Meet and greet

PGA Tour rookie Jhonattan Vegas of Venezuela is a graduate of the Nationwide Tour.

UPDATE:

The opening round of the Sony Open was washed out Thursday because of heavy overnight rain. Tour officials say the first two rounds will be played Friday and Saturday, with 36 holes played Sunday.

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Sony Open

Jan. 13-16

Course: Waialae Country Club (7,044 yards, par 70), Honolulu.

Purse: $5.5 million. Winner's share: $990,000.

Last year: Ryan Palmer beat Robert Allenby with a birdie on the par-5 closing hole.

photo

Joseph Bramlett

HONOLULU – Respecting a stage to which he is new, Tony Finau stepped gingerly around the practice range at Waialae Country Club. He was looking for a spot to hit balls, but being without PGA Tour membership rights and having so little history at this level, Finau rightfully stayed back.

Golf is one of the last bastions of protocol.

Ah, but if Finau only realized he actually fits in perfectly this week, because an annual attraction to the Sony Open is the number of unknown players who tee it up.

Even a marquee veteran such as Ernie Els appreciates the flavor at work just a few miles from Waikiki Beach.

“It’s a great event to get your feet wet,” Els said. “At this event, the new guys show their faces.”

Then the Big Easy smiled and added, “but when I walk on the practice green, I (sometimes) think I’m on a different tour.”

Finau might rank as an unheralded name to the vast majority of golf fans, but he does possess a story of great intrigue. He and his younger brother, Gipper, gained attention for turning professional as young teenagers, though neither has made much of an impact quite yet.

Who knows? This week might be the turning point that Tony, 21, has been looking for. He shot 67 to get through a Monday qualifier, so the tall and lanky man with heralded long-driving talents will tee it up for the third time in a PGA Tour tournament.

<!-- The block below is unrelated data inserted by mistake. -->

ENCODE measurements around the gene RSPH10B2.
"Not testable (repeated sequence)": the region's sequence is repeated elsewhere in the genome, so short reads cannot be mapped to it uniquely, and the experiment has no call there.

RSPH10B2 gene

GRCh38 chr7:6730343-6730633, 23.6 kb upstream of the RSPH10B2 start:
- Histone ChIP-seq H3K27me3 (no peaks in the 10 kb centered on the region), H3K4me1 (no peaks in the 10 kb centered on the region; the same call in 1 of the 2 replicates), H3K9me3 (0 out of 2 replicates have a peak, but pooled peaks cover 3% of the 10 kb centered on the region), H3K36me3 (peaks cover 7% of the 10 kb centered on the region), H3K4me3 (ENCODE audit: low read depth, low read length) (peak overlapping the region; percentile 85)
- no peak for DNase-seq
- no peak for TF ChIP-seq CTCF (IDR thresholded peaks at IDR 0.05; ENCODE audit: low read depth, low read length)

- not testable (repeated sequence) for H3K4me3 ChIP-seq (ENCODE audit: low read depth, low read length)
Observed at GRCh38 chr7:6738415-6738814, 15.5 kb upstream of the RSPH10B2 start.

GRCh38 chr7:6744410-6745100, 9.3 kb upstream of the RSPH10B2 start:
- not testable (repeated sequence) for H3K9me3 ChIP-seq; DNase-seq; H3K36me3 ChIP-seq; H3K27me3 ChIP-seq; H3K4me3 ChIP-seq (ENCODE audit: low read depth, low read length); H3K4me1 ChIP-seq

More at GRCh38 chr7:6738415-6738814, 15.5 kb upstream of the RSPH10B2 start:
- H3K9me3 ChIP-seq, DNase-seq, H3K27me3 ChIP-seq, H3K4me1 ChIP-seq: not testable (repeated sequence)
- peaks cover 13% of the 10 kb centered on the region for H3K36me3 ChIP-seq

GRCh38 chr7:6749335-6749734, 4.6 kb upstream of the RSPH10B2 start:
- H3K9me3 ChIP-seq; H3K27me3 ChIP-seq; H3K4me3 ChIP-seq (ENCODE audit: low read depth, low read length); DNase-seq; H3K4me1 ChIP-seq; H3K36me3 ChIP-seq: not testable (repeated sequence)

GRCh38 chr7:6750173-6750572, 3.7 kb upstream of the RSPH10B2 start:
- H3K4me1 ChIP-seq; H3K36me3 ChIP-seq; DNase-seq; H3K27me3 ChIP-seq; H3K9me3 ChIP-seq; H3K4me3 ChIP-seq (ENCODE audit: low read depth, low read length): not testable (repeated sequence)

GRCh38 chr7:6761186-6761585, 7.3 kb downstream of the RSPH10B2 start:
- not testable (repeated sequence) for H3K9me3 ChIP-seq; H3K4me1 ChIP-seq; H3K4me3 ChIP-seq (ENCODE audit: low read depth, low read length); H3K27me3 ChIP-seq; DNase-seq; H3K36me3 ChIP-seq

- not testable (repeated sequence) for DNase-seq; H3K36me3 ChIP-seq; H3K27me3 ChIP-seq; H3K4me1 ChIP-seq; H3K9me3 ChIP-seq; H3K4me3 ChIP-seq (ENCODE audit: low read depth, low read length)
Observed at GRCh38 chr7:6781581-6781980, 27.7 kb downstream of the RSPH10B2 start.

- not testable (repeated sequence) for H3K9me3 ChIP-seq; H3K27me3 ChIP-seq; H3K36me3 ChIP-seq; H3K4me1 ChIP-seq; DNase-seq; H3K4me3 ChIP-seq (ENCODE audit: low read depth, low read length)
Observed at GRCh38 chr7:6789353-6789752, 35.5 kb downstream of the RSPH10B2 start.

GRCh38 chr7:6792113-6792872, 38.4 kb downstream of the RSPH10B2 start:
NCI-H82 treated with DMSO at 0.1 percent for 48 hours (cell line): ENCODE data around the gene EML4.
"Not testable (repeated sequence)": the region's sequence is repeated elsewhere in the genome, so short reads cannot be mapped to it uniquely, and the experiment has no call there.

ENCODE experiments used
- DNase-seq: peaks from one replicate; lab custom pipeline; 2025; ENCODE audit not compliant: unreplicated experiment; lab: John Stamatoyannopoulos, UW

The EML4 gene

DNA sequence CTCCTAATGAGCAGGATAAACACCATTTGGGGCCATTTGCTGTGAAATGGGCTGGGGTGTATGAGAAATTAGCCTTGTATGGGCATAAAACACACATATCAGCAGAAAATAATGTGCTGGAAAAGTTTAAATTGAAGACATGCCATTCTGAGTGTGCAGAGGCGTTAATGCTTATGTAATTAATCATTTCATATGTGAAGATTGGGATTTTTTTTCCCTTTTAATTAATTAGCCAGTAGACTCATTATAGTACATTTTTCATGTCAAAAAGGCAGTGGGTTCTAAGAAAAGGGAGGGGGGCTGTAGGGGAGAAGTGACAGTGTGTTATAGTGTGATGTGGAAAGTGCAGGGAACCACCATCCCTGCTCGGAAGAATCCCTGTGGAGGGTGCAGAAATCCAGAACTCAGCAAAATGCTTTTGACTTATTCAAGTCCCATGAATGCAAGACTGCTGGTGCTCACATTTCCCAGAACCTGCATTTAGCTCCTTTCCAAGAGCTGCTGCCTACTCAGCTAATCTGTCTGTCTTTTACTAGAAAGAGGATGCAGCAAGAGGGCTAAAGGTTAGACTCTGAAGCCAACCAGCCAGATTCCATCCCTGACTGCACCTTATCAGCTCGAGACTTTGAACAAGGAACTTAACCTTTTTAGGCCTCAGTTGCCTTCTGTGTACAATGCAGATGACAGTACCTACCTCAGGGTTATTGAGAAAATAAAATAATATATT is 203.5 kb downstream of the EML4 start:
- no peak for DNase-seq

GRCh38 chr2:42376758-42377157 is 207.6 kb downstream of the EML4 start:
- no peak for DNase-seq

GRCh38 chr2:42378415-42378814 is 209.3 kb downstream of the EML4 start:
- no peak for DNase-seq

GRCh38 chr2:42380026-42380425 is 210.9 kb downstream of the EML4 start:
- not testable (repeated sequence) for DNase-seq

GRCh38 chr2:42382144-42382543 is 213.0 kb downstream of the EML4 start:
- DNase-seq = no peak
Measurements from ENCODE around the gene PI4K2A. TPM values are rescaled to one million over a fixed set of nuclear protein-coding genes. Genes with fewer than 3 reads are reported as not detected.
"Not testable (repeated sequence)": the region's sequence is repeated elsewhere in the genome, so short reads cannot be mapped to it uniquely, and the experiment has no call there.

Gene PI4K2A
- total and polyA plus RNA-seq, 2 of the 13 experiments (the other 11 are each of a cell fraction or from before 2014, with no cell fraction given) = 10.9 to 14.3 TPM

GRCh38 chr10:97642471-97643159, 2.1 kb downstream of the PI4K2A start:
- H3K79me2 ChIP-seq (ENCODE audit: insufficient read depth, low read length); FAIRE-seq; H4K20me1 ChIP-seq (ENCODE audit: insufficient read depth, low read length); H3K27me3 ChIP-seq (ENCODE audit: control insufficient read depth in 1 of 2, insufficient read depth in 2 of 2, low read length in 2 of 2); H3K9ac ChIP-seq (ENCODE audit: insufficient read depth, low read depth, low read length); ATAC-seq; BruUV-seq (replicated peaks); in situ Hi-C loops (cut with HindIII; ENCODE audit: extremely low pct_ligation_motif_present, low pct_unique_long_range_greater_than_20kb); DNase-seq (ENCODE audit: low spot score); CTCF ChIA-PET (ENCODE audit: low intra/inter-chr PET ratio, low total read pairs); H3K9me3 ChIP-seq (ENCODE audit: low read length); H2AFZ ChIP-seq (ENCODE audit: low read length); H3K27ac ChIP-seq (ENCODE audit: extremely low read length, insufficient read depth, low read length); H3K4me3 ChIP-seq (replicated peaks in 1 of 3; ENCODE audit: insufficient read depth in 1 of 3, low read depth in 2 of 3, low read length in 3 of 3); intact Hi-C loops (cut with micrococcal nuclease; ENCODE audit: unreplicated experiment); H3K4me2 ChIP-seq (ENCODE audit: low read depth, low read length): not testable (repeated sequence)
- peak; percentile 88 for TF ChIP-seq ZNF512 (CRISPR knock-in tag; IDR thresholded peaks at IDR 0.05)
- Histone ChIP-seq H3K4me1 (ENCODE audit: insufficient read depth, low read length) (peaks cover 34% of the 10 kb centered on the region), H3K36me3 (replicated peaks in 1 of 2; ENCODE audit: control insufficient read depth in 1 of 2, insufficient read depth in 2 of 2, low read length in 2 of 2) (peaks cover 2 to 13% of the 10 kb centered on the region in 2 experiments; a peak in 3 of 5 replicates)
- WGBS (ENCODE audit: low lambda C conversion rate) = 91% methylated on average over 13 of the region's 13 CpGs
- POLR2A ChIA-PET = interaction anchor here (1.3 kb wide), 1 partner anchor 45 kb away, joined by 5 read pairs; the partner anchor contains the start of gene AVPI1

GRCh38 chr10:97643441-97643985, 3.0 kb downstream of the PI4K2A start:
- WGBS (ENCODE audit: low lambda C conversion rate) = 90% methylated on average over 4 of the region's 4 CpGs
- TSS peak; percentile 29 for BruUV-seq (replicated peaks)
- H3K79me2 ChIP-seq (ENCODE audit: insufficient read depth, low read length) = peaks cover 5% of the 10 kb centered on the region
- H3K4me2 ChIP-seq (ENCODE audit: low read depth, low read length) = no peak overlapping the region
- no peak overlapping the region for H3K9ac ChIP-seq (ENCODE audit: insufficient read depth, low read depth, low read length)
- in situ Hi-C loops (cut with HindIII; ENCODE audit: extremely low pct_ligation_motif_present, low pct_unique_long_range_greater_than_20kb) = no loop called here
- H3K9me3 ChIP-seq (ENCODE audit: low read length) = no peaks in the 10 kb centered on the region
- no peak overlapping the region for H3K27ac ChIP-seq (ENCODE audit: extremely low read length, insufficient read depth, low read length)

Heck, he hadn’t even found a spot to hit balls on the range when the week paid off. That’s because he ran into Callaway tour rep Barry Lyda, who congratulated Finau and offered company assistance. Next thing you knew, Finau was set up with Callaway balls, extra-large gloves and even some hats.

Oh, and Lyda went the extra distance and fixed the zipper on Finau’s tour-style golf bag.

“It’s exciting,” Finau said. “I’m thrilled to be here.”

Finau was raised in Utah, but he has plenty of relatives on Oahu, so that’s where he’s settled in during the winter. He played in the Hawaii State Open right before Christmas, then went home for a few weeks before returning to Oahu right after the first of the year.

He and Gipper, 20, play out of the Turtle Bay Resort on the other side of the island, and barely had Tony settled into the warm, tropical air when he shot 64 at Sunday’s pre-qualifier and 67 in Monday’s qualifier.

But if he feels a bit in awe of the PGA Tour scene here at Waialae, he shouldn’t. That’s because the field roster is dotted with new faces, so as fans stood by the putting green fence, the conversations were comical. They thought Finau might have been Joseph Bramlett or maybe Jhonattan Vegas, then pointed to Fabian Gomez and asked, “Who is that?” right before scratching their heads when Joe Affrunti, Bobby Gates, Kevin Kisner and Brendan Steele walked by.

Els gets a kick out of it, actually, and remembered a few years ago when he played a round alongside Matt Bettencourt, someone whom he had never met.

“It’s nice to kind of follow their years (after that),” Els said.

Not long after speaking those words, Els was off in one direction, so from the clubhouse to the course, a short walk took us in behind the ninth hole. That’s where a very familiar sight was at work, Hall of Famer Vijay Singh – soon to be 48 – shaking off the rust in preparation for his 19th PGA Tour season.

Yet what jumped out at you while watching Singh? The same thing that comes to mind whenever you visit this tournament, because playing alongside Singh was a little left-hander who had a golf bag with a pop-up stand. David Saka is 18, a freshman member of the University of Hawaii golf team, and he’s in the field via an exemption that goes to the winner of what is called the Governor’s Cup, a select tournament for leading amateur players in Hawaii.

Perhaps being 18 and an amateur and a new face to the PGA Tour scene, Saka is looking around wondering just who are these guys. If so, he should not feel alone.

Els and Singh are probably feeling similarly.

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